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Polymorphism with subclass method calls, and collections

Jack Moore Iii
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Joined: Jun 07, 2012
Posts: 76
Okay, so if you want to call a method from a subclass using polymorphism, you use a cast.



What if you have a collection like a hashmap where it takes in a lot of different subclasses and returns the object reference back of a subclass (B, C, or D) and you shove it in a temp variable. Is there a way to detect which subclass it is, as if the user picks which one and the code doesn't inherently know, so you can use the methods you want with an if/else statement or something?...
Jeff Verdegan
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Joined: Jan 03, 2004
Posts: 6109
    
    6

Jack Moore Iii wrote:Okay, so if you want to call a method from a subclass using polymorphism, you use a cast.



No. No matter what type you declare on the LHS, and no matter what casting you do, if you call a non-static, non-public, non-final method (the only thing that's runtime polymorphic in Java), you will always get the "deepest" version of that method. There is no way to invoke Parent's version of a polymorphic method on a Child instance, other than from inside the Child calling super.method().

What if you have a collection like a hashmap where it takes in a lot of different subclasses and returns the object reference back of a subclass (B, C, or D) and you shove it in a temp variable. Is there a way to detect which subclass it is, as if the user picks which one and the code doesn't inherently know, so you can use the methods you want with an if/else statement or something?...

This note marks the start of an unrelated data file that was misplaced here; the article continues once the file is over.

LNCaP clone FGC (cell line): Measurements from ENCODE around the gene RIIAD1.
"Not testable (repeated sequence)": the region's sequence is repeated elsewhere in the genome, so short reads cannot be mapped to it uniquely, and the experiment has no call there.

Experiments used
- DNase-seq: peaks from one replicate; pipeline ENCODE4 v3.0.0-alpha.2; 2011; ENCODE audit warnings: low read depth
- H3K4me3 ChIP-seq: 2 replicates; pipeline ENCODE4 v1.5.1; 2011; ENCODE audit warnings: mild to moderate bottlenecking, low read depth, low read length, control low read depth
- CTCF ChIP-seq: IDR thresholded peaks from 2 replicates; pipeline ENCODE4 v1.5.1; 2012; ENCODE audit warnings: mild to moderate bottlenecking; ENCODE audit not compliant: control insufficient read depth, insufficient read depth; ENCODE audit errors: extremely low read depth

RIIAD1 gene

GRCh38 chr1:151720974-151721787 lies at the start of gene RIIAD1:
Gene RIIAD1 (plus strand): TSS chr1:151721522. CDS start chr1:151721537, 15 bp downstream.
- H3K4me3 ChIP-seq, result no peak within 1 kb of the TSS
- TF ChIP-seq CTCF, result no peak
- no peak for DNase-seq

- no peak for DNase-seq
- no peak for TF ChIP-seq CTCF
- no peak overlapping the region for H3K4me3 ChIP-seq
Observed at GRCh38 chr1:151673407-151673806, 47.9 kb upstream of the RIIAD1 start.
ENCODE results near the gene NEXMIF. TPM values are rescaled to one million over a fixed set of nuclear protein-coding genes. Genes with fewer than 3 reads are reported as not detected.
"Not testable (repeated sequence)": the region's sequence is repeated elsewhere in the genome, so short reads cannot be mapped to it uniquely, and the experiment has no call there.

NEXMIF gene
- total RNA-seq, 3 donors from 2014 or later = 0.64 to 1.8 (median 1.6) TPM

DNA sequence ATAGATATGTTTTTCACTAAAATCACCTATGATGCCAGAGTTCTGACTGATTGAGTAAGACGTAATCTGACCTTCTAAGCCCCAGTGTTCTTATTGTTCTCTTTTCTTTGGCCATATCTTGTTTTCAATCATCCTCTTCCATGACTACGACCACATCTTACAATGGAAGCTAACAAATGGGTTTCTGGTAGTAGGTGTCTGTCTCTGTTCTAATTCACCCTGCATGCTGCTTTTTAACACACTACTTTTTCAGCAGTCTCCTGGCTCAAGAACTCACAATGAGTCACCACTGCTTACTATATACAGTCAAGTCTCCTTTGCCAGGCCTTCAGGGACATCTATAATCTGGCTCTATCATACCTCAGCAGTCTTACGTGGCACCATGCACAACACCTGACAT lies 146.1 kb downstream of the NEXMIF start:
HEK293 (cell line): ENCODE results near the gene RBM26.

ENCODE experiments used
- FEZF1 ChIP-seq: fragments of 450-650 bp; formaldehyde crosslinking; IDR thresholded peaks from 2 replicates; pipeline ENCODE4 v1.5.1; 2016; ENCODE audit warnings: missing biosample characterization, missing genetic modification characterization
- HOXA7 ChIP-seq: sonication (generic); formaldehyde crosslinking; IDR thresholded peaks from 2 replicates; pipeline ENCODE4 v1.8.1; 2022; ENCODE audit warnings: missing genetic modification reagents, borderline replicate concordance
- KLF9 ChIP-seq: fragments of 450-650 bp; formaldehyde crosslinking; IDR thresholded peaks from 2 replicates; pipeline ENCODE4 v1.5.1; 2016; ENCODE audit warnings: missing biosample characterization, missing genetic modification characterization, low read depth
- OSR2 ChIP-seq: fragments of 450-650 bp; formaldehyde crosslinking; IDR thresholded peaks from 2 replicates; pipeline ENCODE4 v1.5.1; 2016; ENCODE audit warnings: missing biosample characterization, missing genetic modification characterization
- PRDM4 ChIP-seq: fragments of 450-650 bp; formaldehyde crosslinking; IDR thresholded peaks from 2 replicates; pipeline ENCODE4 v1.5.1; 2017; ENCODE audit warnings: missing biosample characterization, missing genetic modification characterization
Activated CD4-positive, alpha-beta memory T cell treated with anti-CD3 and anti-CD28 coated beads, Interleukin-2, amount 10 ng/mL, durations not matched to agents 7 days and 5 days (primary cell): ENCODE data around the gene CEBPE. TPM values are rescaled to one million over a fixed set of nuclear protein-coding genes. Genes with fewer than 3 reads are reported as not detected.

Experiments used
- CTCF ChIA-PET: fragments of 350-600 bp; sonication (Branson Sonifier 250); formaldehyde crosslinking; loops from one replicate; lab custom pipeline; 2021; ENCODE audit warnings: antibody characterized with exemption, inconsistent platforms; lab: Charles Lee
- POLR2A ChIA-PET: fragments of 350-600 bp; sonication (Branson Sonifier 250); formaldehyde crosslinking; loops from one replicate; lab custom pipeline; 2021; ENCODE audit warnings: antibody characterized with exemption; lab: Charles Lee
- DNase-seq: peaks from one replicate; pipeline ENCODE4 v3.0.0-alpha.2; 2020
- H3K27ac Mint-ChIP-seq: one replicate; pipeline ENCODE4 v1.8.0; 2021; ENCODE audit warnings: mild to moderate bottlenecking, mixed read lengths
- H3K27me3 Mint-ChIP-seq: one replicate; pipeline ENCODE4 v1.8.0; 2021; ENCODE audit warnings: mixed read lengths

If you care which subclass it is, you're doing it wrong. If you have a Map<Foo>, and in that Map you have various subclasses of Foo, you should only care that they are all Foos, and therefore just call Foo methods (with no casting), knowing that the proper implementation will be called automatically.
Jack Moore Iii
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Joined: Jun 07, 2012
Posts: 76
Jeff Verdegan wrote:

No. No matter what type you declare on the LHS, and no matter what casting you do, if you call a non-static, non-public, non-final method (the only thing that's runtime polymorphic in Java), you will always get the "deepest" version of that method. There is no way to invoke Parent's version of a polymorphic method on a Child instance, other than from inside the Child calling super.method().


Well, when I didn't cast it to B, it could not find the symbol of B's method. When I did, it found the method and worked. So is that expected?



If you care which subclass it is, you're doing it wrong. If you have a Map<Foo>, and in that Map you have various subclasses of Foo, you should only care that they are all Foos, and therefore just call Foo methods (with no casting), knowing that the proper implementation will be called automatically.


So, if you have a bunch of getBlah() methods that are different for each subclass, you shouldn't care which subclass you're going off of? I'm trying to return all the info on stuff with an abstract method, while still retaining the ability to call each and every individual variable that may be different from subclass to subclass. Is that not correct logic?...